Home News and Features City Council Approves “Actionable Plan” for Country Club Road Project

City Council Approves “Actionable Plan” for Country Club Road Project

picture of golf greens at country club road
Country Club Road Spring 2023. Photo by Sharon Allen
Although questions persisted about the city’s approach to planning development of the Country Club Road project, the city council accepted the phase one report prepared by White + Burke and VBH consultants on Wednesday, June 28.

The approval means that city staff will begin the more detailed research and planning process that will better address the persisting questions about the scope and ultimate feasibility of developing housing and recreational facilities on the site, said City Planning Director Michael Miller.

Councilor Tim Heney asked, “What is our role?” noting that the councilors haven’t had an opportunity to discuss the project among themselves. City Manager Bill Fraser proposed that the regular Aug. 23 meeting of the council be a workshop on the Country Club Road project. The suggestion was welcomed by the councilors, who expressed several continuing concerns about the status of the planning, including the title of the phase one report.

The Council’s Concerns

The very title of the phase one report, “Master Plan,” concerned Councilor Sal Alfano. “It implies this is the plan, which I fear could be misleading to the public when it’s really just the beginning of planning,” Alfano said.

City Planner Michael Miller replied that the term ‘master plan’ is a standard usage among planners and should not be taken as defining the details of the project, adding that city staffers will now begin the “short term actions” to research leading questions and to identify prospective developers for the project.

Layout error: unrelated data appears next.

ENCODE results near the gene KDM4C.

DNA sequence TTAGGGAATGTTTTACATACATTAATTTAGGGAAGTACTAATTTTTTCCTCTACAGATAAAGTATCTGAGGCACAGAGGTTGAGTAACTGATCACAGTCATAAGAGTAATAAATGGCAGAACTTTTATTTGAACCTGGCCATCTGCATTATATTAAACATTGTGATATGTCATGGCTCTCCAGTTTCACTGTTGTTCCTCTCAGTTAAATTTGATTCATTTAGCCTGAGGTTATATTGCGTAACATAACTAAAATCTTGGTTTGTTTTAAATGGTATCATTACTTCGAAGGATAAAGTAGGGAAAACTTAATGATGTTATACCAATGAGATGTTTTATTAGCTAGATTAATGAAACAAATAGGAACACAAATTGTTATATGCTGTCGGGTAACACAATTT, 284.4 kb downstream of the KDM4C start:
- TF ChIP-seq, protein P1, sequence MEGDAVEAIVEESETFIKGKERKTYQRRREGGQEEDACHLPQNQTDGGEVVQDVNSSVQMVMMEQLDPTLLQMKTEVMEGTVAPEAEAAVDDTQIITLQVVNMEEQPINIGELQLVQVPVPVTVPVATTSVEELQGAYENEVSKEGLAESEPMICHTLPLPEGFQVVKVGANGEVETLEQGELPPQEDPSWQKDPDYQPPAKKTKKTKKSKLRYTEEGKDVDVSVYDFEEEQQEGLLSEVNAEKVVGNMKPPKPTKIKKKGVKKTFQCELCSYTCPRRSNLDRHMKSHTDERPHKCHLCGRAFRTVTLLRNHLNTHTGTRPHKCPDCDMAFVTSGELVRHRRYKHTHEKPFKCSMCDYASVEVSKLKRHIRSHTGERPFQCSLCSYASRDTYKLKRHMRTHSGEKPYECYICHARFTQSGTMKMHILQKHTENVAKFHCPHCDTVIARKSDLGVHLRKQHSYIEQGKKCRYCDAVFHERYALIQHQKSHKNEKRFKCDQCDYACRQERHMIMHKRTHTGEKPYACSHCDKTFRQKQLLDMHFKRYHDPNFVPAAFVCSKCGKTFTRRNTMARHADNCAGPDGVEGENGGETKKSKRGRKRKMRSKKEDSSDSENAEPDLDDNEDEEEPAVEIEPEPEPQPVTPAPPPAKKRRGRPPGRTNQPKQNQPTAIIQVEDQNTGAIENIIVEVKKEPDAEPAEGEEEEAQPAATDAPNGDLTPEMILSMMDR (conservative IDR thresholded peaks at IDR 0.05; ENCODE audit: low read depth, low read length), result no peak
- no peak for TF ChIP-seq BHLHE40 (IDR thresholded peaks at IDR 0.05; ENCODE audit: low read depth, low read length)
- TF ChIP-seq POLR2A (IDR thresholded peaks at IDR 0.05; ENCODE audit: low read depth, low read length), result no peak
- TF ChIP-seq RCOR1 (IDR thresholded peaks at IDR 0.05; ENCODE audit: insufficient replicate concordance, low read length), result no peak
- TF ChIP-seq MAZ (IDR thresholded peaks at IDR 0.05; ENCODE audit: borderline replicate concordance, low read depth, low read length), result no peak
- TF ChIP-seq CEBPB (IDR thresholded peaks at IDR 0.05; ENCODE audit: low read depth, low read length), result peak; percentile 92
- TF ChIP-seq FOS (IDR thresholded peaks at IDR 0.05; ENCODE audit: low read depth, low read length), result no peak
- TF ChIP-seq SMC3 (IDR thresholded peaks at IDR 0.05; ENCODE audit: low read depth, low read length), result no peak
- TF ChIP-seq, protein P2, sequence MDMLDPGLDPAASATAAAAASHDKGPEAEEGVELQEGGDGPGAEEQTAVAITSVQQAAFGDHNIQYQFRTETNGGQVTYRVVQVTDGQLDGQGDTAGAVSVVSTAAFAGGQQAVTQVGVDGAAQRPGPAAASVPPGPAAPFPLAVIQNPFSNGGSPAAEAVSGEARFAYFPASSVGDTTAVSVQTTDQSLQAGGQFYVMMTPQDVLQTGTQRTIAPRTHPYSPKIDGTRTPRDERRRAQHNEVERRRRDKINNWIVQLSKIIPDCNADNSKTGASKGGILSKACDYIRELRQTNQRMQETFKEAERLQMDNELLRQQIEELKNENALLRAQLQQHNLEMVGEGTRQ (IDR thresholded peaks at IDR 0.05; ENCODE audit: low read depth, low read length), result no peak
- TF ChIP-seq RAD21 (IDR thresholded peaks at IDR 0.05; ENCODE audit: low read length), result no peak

Mayor Jack McCullough noted that the phase one report is a conceptual response to the public’s interest in creating much-needed housing and recreational facilities and was not intended to “provide answers” to the questions raised. Councilors unanimously supported changing the title of the phase one report to “Actionable Plan.”

Councilor Cary Brown said that the phase one report “is a plan to do more planning. We need to have a conversation among the councilors.” 

Heney underscored the complexity of the questions that remain to be answered: management of prime agricultural soils on the site, secondary road access, provision for sewer and water infrastructure, traffic control at the intersection of the existing access road with U.S. Route 2, appropriate zoning revisions, meeting the requirements of a TIF (Tax Incremental Funding), and a sufficiently defined RFP to attract developers to the site. 

“I would prefer to see a phased plan of development, starting with housing near the existing structures before building infrastructure out across the property,” Heney said.

Public Comment

Steven Whitaker was concerned that phase one includes site plans for structures “without addressing potential constraints or the cost.” He also asked, “How much have the consultants been paid?” (Miller subsequently confirmed that the charges from the three firms billing under the contract — White+Burke, VHB, and Black River Design — have been within the $148,125 amount of the agreement).

Resident Kim Ward encouraged that further planning include the option for co-housing and added that “Montpelier has plenty of places to recreate.”

Richard Brock asked that planners and the community keep in mind that the rail tracks crossing the existing access road to the property “is a siding,” not a through line.

Nat Winthrop, a member of the HUB group that proposed leasing some of the property for a private/public recreation partnership when it was first purchased by the city, was surprised that Miller was envisioning a ground-breaking on the site in two years. “I’ve had the impression that three to five years is what it’s going to take.” Miller, citing his personal experience with similar community projects in Barre, replied that pursuing an “aggressive timeline” is both doable and realistic.

– 30s